1. Issel, L. Michele PhD, RN, Editor-in-Chief

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Many elements of daily life may seem removed and almost irrelevant to the management of health care organizations, including the workings of the Office of Management and Budget (OMB). But wise health care administrators know to look closely for the devil in the details of documents recently released from federal offices such as the White House.

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On February 7, 2006, President Bush released his proposed budget for the federal fiscal year 2007. Over the following week analyses of the proposed budget were released by organizations varying from political on both sides of the aisle to the United Way of America. As I read the variety of those analyses, one thing is clear: One person's savings are another person's safety net. This is not just an issue of spin. There are a variety of ways to decrease the federal deficit, yet the proposed budget has more than a few devils that will affect the administration and management of our health care system and organizations. If there are any counterbalancing angels in the proposed budget for health care, they are hiding.


Also released in early February was the OMB's rating of federally funded programs.1 Among the numerous programs with "no results demonstrated" were Head Start and the National Hospital Bioterrorism Preparedness Program, and among the "ineffective" programs was the Healthy Community Access Program that helps improve access to health services for uninsured or underinsured by focusing on improving integrated community health care delivery systems that coordinate health care services.


My purpose here is not to "go political," but to go with eyes open. From all accounts, what we have traditionally considered safety nets, like Community Block Grants, and scientifically sound programs, such as Head Start, are no longer sacred territory. They are balanced against savings through reduced Social Security payments and politically sound (but scientifically ineffective) programs like abstinence-only programs.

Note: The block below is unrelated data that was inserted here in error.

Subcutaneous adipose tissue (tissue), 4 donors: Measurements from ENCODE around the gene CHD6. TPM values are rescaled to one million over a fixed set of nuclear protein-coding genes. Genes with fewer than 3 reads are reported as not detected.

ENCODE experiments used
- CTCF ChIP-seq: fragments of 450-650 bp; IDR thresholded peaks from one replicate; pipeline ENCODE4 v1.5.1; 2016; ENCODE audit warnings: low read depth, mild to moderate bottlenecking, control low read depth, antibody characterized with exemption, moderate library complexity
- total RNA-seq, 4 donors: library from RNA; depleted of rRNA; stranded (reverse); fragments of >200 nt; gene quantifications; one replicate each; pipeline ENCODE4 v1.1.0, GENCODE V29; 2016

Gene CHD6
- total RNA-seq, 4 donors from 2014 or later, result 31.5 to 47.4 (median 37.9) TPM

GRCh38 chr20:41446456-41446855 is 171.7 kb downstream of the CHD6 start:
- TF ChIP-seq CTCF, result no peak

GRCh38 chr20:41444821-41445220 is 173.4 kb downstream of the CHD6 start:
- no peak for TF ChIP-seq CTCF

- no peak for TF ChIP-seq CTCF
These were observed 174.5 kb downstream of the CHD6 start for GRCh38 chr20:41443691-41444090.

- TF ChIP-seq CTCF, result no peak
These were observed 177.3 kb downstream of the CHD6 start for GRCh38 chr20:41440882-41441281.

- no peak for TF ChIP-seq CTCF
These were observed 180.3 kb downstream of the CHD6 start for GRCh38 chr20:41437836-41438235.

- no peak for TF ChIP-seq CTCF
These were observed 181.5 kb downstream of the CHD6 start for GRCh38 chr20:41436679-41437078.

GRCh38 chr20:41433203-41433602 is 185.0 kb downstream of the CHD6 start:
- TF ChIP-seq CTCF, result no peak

Having a substantial body of research at hand on the effectiveness of federally funded or supported health programs is one way health care administrators can brace for the board room discussions that will inevitably occur. HCMR is an optimal outlet for publishing well-constructed reviews of research of that nature. Health administrators also will likely need relevant and current data on the ways that the missing safety net, or its enlarged holes, will create new fiscal and services delivery burdens and human resource issues for hospitals and health systems. Again, HCMR is poised to provide that information. The 2007 budget proposes almost $1 billion cuts in health care grants to states and eliminates federal programs supporting education of health administrators, inner-city Indian health clinics, brain-injury centers, defibrillators in rural areas, an Alzheimer's education campaign, a national registry for Lou Gehrig's disease, and the entire budget of the Christopher and Dana Reeve Paralysis Resource Center. In such an environment, health services managers, administrators, and executives will need reliable and effective strategies that can be implemented to brace for and against the burdens of the emerging devils. I hope HCMR will be a place they look for exemplars.


L. Michele Issel, PhD, RN






1. Available from: Accessed 22 February 2006. [Context Link]